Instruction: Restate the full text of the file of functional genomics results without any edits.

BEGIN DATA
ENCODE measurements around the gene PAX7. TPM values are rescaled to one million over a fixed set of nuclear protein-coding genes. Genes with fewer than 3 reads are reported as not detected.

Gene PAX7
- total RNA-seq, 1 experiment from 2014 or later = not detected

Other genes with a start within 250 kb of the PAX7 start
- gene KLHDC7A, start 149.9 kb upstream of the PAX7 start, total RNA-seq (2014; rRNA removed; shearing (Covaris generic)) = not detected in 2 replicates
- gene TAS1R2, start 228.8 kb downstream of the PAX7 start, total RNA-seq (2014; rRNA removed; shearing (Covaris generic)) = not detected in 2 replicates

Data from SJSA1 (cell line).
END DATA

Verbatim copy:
ENCODE measurements around the gene PAX7. TPM values are rescaled to one million over a fixed set of nuclear protein-coding genes. Genes with fewer than 3 reads are reported as not detected.

Gene PAX7
- total RNA-seq, 1 experiment from 2014 or later = not detected

Other genes with a start within 250 kb of the PAX7 start
- gene KLHDC7A, start 149.9 kb upstream of the PAX7 start, total RNA-seq (2014; rRNA removed; shearing (Covaris generic)) = not detected in 2 replicates
- gene TAS1R2, start 228.8 kb downstream of the PAX7 start, total RNA-seq (2014; rRNA removed; shearing (Covaris generic)) = not detected in 2 replicates

Data from SJSA1 (cell line).